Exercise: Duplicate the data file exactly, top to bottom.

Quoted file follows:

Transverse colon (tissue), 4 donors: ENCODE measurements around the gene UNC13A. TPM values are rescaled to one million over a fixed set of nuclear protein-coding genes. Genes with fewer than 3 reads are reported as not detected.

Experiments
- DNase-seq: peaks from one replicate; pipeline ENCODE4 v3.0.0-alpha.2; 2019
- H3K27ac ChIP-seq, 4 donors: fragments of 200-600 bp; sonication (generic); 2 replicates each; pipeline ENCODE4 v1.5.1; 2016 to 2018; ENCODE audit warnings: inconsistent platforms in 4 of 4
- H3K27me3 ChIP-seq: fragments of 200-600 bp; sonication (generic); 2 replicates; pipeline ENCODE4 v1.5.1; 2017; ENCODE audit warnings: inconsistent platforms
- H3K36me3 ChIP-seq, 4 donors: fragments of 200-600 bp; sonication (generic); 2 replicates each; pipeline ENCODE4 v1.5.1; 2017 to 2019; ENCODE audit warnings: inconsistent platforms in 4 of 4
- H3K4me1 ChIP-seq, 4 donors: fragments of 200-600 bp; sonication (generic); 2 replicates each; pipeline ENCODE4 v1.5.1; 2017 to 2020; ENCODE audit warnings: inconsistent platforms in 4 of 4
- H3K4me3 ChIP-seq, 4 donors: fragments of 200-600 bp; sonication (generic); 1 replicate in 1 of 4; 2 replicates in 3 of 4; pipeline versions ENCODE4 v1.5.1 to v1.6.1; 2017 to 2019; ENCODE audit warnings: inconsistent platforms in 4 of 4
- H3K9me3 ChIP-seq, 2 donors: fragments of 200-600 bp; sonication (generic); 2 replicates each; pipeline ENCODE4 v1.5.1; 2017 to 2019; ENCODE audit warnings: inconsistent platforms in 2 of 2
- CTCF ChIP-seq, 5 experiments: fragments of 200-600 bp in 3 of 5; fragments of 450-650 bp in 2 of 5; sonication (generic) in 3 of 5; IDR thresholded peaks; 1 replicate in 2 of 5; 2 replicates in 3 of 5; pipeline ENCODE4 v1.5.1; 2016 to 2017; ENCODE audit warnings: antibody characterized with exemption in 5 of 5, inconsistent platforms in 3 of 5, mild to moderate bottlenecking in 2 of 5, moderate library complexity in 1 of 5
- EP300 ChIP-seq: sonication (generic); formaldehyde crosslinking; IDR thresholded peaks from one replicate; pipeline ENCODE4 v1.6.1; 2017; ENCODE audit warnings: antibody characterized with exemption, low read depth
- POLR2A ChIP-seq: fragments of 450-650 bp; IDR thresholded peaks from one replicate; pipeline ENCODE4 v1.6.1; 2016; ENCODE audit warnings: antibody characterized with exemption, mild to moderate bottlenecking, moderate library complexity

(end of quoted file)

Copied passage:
Transverse colon (tissue), 4 donors: ENCODE measurements around the gene UNC13A. TPM values are rescaled to one million over a fixed set of nuclear protein-coding genes. Genes with fewer than 3 reads are reported as not detected.

Experiments
- DNase-seq: peaks from one replicate; pipeline ENCODE4 v3.0.0-alpha.2; 2019
- H3K27ac ChIP-seq, 4 donors: fragments of 200-600 bp; sonication (generic); 2 replicates each; pipeline ENCODE4 v1.5.1; 2016 to 2018; ENCODE audit warnings: inconsistent platforms in 4 of 4
- H3K27me3 ChIP-seq: fragments of 200-600 bp; sonication (generic); 2 replicates; pipeline ENCODE4 v1.5.1; 2017; ENCODE audit warnings: inconsistent platforms
- H3K36me3 ChIP-seq, 4 donors: fragments of 200-600 bp; sonication (generic); 2 replicates each; pipeline ENCODE4 v1.5.1; 2017 to 2019; ENCODE audit warnings: inconsistent platforms in 4 of 4
- H3K4me1 ChIP-seq, 4 donors: fragments of 200-600 bp; sonication (generic); 2 replicates each; pipeline ENCODE4 v1.5.1; 2017 to 2020; ENCODE audit warnings: inconsistent platforms in 4 of 4
- H3K4me3 ChIP-seq, 4 donors: fragments of 200-600 bp; sonication (generic); 1 replicate in 1 of 4; 2 replicates in 3 of 4; pipeline versions ENCODE4 v1.5.1 to v1.6.1; 2017 to 2019; ENCODE audit warnings: inconsistent platforms in 4 of 4
- H3K9me3 ChIP-seq, 2 donors: fragments of 200-600 bp; sonication (generic); 2 replicates each; pipeline ENCODE4 v1.5.1; 2017 to 2019; ENCODE audit warnings: inconsistent platforms in 2 of 2
- CTCF ChIP-seq, 5 experiments: fragments of 200-600 bp in 3 of 5; fragments of 450-650 bp in 2 of 5; sonication (generic) in 3 of 5; IDR thresholded peaks; 1 replicate in 2 of 5; 2 replicates in 3 of 5; pipeline ENCODE4 v1.5.1; 2016 to 2017; ENCODE audit warnings: antibody characterized with exemption in 5 of 5, inconsistent platforms in 3 of 5, mild to moderate bottlenecking in 2 of 5, moderate library complexity in 1 of 5
- EP300 ChIP-seq: sonication (generic); formaldehyde crosslinking; IDR thresholded peaks from one replicate; pipeline ENCODE4 v1.6.1; 2017; ENCODE audit warnings: antibody characterized with exemption, low read depth
- POLR2A ChIP-seq: fragments of 450-650 bp; IDR thresholded peaks from one replicate; pipeline ENCODE4 v1.6.1; 2016; ENCODE audit warnings: antibody characterized with exemption, mild to moderate bottlenecking, moderate library complexity